Good night sleep may protect you from this bone disease

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During the University of Colorado Department of Medicine’s annual Research Day, Associate Professor Christine Swanson, MD, MCR, delivered insights from her clinical research exploring the relationship between sleep and osteoporosis prevention.

Swanson, part of the Division of Endocrinology, Metabolism, and Diabetes, highlighted the complexity of osteoporosis—a condition typically associated with hormonal changes, aging, and lifestyle—but often lacking clear explanations in some patients.

Swanson emphasized the importance of investigating novel risk factors for osteoporosis, particularly those that coincide with life’s changes, such as sleep patterns.

She pointed out that individuals achieve their peak bone mineral density in their early to mid-20s, with men generally having higher density than women. This peak is crucial as it significantly influences the risk of fractures later in life.

As people age, their bone density tends to stabilize for a few decades until women reach menopause and men grow older, both of which are periods characterized by an accelerated decline in bone density.

Similarly, sleep patterns also deteriorate with age. People tend to experience shorter sleep durations, longer times to fall asleep, and a reduction in deep, restorative sleep known as slow-wave sleep.

Swanson further explained the intrinsic connection between sleep and bone health by discussing how genes regulating our internal clocks are also present in bone cells. These cells are active in bone formation and resorption—the process of bone renewal.

This activity is rhythmic and impacts the release of specific substances into the blood, which indicate the level of bone turnover.

Interestingly, the rhythm is more pronounced in bone resorption than in bone formation, suggesting that disturbances in sleep and circadian rhythms might directly affect bone health.

To delve deeper into how sleep impacts bone health, Swanson conducted a study where participants lived in a controlled environment without any cues of time, simulating the effects of jet lag or shift work by following a 28-hour daily schedule.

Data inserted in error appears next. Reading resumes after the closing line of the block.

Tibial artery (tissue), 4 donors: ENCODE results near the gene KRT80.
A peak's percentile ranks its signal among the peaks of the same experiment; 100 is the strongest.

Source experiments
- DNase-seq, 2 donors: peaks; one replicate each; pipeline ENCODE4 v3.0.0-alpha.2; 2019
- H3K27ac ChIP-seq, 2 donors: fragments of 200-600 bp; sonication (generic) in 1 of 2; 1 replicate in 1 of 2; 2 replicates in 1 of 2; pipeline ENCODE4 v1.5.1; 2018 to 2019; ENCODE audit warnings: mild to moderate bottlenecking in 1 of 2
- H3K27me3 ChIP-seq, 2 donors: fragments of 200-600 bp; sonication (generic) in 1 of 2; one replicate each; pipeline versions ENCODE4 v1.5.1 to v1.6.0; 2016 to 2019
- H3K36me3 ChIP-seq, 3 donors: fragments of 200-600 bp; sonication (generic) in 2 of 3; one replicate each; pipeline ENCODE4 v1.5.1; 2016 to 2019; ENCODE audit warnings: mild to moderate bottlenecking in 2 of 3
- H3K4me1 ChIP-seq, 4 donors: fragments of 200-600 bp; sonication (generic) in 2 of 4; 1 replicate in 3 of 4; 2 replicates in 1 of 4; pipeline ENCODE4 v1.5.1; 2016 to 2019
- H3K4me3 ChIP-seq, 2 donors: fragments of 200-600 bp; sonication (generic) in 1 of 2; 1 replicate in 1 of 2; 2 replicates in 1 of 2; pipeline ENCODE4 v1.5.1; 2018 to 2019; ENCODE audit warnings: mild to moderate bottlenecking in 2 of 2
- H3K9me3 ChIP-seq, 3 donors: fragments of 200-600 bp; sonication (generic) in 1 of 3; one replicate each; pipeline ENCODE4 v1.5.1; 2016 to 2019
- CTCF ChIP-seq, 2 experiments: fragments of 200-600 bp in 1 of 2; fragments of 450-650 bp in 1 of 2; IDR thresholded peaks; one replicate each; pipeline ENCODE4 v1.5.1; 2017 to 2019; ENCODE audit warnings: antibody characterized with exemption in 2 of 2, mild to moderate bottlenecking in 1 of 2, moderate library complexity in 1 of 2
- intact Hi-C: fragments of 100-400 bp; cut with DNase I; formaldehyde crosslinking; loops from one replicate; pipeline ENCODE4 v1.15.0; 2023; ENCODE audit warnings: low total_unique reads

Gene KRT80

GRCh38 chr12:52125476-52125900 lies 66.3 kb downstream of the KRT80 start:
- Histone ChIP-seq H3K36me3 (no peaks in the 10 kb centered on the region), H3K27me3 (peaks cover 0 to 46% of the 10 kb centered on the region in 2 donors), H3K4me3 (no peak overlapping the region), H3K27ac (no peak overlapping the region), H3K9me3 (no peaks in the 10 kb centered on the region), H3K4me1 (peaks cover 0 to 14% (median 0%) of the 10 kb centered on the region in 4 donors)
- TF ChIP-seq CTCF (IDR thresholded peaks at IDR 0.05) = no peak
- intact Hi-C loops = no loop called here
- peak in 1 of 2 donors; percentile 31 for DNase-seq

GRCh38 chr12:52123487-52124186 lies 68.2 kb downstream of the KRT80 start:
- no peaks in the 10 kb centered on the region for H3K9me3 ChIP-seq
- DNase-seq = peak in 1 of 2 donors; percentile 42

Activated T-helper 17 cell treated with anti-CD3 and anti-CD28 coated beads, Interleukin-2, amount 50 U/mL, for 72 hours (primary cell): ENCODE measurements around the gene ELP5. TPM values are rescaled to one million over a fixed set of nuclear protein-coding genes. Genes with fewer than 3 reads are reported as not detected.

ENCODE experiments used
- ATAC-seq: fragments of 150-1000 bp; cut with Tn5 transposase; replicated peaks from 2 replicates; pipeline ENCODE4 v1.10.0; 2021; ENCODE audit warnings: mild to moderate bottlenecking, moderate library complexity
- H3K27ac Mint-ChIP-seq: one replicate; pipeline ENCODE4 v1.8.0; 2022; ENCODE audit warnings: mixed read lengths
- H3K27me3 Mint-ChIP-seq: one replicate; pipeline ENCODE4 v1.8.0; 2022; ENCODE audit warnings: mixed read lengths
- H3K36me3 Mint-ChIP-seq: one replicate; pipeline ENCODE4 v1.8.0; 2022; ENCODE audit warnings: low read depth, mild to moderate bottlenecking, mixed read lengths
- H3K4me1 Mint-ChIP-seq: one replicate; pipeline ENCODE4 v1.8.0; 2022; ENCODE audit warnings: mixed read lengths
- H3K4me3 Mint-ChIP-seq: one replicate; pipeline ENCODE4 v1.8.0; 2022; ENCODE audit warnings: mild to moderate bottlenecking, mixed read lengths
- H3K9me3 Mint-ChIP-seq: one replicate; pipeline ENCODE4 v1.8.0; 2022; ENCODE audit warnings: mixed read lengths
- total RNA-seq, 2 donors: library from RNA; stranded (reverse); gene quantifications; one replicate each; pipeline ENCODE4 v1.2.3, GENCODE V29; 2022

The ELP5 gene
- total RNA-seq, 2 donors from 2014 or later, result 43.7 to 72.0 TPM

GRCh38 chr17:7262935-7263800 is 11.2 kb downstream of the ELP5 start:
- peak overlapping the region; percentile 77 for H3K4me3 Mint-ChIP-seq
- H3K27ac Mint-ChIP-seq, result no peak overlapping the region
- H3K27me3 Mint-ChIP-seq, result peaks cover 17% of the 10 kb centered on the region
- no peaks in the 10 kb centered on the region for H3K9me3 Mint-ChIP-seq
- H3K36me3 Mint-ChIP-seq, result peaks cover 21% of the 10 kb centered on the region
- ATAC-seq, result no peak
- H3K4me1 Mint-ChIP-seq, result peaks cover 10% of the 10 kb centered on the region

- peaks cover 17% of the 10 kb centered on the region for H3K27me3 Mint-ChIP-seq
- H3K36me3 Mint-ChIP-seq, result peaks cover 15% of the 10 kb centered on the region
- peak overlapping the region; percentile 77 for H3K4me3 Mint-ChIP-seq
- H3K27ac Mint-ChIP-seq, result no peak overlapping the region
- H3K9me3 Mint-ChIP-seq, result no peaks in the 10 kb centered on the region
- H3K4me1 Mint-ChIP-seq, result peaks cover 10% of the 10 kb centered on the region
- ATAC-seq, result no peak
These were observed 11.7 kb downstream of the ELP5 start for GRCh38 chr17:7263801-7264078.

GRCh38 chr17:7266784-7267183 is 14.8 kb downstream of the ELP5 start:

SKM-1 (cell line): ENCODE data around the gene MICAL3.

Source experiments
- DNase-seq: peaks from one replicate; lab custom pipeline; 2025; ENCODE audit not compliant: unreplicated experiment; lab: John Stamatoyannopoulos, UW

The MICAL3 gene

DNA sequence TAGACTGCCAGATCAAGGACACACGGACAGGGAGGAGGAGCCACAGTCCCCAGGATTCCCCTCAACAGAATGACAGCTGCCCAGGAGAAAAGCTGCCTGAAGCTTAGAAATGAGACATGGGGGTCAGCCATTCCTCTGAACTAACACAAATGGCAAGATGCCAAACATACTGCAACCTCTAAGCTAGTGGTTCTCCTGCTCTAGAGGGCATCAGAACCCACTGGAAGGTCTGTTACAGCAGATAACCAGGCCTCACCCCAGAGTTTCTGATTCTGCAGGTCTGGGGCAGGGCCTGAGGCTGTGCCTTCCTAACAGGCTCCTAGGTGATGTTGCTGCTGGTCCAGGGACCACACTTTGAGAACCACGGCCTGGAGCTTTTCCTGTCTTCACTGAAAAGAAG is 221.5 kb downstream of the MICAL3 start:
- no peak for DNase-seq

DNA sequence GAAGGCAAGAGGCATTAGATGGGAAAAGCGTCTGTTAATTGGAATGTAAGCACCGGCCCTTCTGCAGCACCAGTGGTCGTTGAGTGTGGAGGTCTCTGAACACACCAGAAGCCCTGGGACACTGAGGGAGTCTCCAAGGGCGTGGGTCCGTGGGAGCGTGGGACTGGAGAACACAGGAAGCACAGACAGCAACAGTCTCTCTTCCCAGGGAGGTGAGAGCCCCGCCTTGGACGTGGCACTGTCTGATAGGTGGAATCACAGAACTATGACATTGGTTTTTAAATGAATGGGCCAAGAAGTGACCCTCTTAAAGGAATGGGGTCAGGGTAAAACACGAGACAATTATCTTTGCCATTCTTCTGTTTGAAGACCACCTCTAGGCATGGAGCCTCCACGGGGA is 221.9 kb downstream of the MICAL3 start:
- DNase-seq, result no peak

This setup mimicked severe circadian disruption and reduced sleep typical of night shift workers or frequent travelers.

The study revealed significant changes in bone turnover markers after this sleep and circadian rhythm disruption.

Both men and women showed declines in bone formation markers, with younger individuals experiencing more pronounced declines. Young women, in particular, displayed significant increases in bone resorption markers.

These findings suggest that insufficient bone formation coupled with increased bone resorption could, over time, lead to significant bone loss, increasing the risk of osteoporosis and fractures.

Swanson pointed out that younger women might be particularly vulnerable to these adverse effects of poor sleep on bone health.

Through her research, Swanson aims to shed light on the critical yet often overlooked link between sleep quality and bone health.

Her findings advocate for the importance of maintaining regular sleep patterns as a potential strategy for osteoporosis prevention, especially in populations at higher risk due to age and gender.

If you care about sleep, please read studies about herb that could help you sleep well at night, and these drugs could lower severity of sleep apnea by one third.

For more information about sleep, please see recent studies that coffee boosts your physical activity, cuts sleep, affects heartbeat, and results showing how to deal with “COVID-somnia” and sleep well at night.

The research findings can be found in the Journal of Clinical Endocrinology & Metabolism.

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